particular point, in retrospect.
> We're working on help docs (patches of course welcome) but the pager
> issue is sticky because mj_shell is setuid. I can probably work
> something out. For now, 'mj_shell help admin commands | less' does
I guess I don't quite understand why the setuid parts make this sticky.
At this point, mj_shell is running thoroughly as the lists user, correct?
The wrapper does the appropriate setuid to irrevocably become the lists
user. Or is it the problem with choosing what pager to fork, since PAGER
> RA> It'd be nice if mj_shell could handle heredocs, but I realize that's
> RA> probably pretty difficult.
> I'm not sure what you're asking for here. You have the -f option, but
> if you want to edit a multiline variable, use the 'configedit' command
> to open an editor. If you're passing a file containing commands (with
> -F) then here docs do work.
I think making the mental leap to configedit was what I was missing. Mea
> RA> It wasn't particularly clear to me how to set global defaults.
> That is live Perl code, so the only way to access it is by editing the
> file. It gets placed in LIB under the directory holding your domains.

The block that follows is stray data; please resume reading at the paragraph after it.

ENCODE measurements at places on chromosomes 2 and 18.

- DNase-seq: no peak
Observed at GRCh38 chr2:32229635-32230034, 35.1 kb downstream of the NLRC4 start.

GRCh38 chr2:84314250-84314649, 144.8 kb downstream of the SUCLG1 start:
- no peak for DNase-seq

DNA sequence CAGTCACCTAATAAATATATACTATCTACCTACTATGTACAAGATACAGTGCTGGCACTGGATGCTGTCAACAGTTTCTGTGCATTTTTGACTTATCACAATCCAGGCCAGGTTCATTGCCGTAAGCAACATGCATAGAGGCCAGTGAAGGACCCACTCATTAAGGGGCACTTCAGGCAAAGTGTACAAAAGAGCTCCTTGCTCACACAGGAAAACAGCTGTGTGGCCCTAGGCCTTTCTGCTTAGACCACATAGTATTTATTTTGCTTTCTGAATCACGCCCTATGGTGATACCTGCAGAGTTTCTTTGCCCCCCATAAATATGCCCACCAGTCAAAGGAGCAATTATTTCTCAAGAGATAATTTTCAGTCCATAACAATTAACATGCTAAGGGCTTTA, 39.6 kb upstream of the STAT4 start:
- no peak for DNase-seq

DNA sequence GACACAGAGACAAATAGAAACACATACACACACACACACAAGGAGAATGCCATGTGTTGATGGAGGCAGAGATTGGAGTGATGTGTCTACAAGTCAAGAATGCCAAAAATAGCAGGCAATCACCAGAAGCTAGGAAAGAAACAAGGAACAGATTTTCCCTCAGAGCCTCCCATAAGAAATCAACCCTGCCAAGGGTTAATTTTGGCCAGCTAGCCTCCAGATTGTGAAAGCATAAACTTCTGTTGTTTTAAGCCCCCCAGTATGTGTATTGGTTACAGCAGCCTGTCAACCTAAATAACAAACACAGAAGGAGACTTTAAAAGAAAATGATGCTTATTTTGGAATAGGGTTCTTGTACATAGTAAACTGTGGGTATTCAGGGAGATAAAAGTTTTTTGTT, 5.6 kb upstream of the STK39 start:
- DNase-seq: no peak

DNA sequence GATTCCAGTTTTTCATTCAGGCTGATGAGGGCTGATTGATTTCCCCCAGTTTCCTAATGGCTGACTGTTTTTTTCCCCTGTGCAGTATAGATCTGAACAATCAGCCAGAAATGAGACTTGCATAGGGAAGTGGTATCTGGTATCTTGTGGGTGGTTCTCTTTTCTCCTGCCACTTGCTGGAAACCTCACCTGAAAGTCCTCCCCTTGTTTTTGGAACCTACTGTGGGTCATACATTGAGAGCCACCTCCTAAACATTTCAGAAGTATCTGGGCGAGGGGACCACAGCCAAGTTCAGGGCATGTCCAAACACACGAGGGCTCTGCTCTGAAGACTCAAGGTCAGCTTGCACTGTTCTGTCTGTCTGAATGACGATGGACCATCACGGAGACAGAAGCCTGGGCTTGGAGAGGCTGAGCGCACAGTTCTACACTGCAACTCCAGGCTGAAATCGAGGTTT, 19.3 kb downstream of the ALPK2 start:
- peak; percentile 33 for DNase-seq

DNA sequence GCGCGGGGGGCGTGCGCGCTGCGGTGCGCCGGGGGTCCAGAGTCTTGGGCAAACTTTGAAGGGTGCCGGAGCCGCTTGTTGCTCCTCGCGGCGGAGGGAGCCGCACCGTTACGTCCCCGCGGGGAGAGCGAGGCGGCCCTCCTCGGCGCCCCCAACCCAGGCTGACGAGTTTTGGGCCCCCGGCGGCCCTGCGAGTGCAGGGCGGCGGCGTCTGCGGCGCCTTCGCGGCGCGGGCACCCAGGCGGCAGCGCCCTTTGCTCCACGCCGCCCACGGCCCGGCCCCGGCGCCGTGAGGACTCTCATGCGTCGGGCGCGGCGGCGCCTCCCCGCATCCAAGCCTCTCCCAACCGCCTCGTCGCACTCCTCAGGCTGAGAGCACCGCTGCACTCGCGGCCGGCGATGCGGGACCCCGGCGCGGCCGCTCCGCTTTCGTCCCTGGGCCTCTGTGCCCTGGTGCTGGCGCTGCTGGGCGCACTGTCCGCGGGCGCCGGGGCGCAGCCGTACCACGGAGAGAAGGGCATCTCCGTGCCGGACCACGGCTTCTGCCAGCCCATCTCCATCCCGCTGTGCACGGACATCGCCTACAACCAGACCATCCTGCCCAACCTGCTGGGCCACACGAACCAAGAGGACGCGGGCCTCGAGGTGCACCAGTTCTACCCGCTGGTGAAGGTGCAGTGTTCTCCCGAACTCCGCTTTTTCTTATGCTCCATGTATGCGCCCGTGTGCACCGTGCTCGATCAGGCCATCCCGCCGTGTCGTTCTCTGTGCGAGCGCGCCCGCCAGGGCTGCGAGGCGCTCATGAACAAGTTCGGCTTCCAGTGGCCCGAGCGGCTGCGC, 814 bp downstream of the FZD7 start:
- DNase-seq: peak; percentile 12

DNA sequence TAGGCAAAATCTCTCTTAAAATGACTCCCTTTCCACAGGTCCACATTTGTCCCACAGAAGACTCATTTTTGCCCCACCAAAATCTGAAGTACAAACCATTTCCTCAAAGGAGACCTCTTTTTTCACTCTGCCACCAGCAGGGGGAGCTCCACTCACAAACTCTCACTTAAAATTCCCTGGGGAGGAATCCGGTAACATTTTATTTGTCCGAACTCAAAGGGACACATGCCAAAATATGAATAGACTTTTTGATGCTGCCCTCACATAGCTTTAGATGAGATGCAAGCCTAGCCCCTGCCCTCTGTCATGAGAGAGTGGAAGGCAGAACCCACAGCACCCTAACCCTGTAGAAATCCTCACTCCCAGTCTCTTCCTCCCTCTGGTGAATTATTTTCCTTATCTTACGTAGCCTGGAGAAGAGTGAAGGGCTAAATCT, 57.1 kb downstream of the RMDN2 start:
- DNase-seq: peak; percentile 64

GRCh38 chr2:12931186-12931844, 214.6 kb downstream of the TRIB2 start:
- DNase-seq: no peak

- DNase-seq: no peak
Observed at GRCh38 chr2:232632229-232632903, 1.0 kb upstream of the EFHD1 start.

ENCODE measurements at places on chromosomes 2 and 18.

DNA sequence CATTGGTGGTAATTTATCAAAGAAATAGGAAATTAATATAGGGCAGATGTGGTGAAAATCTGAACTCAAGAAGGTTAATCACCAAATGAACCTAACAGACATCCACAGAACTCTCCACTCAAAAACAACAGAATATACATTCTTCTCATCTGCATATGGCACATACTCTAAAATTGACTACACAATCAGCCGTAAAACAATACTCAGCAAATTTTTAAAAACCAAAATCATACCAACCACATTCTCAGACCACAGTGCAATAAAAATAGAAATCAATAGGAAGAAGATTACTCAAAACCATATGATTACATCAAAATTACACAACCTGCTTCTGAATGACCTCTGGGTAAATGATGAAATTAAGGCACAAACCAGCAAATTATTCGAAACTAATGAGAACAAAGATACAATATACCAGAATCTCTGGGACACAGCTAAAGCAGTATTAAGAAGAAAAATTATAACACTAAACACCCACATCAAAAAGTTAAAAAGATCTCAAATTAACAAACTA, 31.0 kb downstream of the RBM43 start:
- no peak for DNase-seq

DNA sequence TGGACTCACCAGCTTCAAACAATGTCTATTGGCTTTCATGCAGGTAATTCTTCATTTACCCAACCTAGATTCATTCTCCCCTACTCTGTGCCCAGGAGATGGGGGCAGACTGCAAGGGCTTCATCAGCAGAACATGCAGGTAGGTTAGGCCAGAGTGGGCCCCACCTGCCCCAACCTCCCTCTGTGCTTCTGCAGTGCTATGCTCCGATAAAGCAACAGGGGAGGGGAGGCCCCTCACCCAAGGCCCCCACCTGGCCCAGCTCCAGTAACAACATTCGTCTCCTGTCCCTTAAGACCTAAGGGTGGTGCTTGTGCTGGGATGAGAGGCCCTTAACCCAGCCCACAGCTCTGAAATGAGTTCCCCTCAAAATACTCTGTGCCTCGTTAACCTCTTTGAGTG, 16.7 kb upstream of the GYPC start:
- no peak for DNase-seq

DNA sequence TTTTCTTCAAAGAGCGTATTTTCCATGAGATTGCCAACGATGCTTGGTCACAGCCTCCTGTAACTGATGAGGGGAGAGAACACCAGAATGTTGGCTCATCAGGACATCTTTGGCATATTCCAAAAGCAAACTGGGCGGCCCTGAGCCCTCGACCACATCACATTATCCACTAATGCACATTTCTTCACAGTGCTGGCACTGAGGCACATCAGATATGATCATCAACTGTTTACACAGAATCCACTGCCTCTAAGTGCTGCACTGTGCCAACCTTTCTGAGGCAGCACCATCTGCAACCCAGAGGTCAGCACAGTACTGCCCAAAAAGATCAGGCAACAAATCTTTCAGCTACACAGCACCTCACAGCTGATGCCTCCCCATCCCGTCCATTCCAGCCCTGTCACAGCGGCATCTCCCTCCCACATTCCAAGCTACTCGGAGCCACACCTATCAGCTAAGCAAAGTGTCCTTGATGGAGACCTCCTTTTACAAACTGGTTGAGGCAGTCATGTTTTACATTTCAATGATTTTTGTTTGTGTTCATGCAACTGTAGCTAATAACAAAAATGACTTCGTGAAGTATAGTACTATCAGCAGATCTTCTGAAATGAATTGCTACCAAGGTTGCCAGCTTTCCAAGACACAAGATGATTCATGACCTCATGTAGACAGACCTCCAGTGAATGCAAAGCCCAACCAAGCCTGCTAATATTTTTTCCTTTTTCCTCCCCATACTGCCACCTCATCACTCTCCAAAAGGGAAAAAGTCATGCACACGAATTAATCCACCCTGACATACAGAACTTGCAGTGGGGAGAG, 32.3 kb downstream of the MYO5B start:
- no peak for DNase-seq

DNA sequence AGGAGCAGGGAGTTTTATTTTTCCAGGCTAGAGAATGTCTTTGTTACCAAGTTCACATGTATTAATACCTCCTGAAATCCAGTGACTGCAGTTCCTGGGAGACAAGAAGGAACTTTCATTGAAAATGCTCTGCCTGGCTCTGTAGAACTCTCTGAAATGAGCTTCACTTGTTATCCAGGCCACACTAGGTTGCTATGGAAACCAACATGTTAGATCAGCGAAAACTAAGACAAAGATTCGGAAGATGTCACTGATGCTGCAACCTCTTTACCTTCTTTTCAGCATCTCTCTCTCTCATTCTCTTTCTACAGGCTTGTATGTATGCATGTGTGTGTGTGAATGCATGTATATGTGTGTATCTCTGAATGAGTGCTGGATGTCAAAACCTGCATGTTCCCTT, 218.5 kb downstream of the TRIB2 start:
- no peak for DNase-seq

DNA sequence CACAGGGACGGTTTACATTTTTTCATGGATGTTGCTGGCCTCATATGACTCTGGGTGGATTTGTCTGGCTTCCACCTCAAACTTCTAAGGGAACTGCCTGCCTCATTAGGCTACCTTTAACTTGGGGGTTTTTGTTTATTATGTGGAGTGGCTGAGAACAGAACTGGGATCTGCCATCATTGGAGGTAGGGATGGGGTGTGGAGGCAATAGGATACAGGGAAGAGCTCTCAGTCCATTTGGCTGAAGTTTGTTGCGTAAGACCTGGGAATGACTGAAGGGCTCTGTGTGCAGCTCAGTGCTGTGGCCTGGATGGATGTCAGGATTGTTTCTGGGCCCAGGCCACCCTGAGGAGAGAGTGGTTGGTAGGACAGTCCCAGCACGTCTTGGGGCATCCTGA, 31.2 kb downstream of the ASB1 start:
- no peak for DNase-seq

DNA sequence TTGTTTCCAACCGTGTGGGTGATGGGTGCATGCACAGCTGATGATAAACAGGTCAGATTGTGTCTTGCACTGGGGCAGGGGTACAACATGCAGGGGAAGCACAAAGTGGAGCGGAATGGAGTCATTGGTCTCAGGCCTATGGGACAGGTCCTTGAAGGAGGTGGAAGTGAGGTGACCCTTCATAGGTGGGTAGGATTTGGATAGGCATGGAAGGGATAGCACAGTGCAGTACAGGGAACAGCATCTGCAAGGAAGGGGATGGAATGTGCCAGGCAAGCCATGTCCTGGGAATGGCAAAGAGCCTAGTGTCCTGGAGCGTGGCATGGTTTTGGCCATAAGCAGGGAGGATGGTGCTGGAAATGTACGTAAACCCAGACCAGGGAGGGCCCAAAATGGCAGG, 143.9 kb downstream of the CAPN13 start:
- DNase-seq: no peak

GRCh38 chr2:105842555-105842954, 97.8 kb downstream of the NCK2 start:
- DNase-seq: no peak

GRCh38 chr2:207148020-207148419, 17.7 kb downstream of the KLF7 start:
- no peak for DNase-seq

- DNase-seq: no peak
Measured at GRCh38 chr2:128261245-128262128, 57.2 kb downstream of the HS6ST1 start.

> Note that it also gets rewritten with each fresh install; eventually
> we'll have an extension mechanism. Suggestions as to how this should
> work are always welcome.
It looked from poking around that there's an override chain happening
here, with Majordomo first reading from LIB, then SITE, then
<domain>/GLOBAL. I was specifically looking to set a bunch of defaults
for list behavior (restricted who, restricted which, etc.) and I wasn't
sure where I should do that. Then I was trying to get it to use
> RA> Pretty much any command entered into mj_shell spewed *tons* of Perl
> RA> warnings, mostly in various places in IO::*.
> No errors here that I've seen; 5.005_02 on Linux (libc5 and glibc) and
> other testing machines,
I think the difference may be that I don't have Term::Readline::Perl? In
any event, sorry about not having the error messages; feel free to ignore
this bug until such a time as I can dig them up (which will require a
second attempt at all this). They were harmless in terms of functionality
> Well, for some things it only ever sends mail via SMTP. This can
> change, but I thought that it was a reasonable assumption that if you
> were running a mail server, you'd have something there that would speak
> SMTP to you.
This is a long and bitterly-fought argument, and you're certainly not
alone in the assumption. (mh, Netscape, Pine's default configuration, and
a number of other programs have made the same logical assumption.)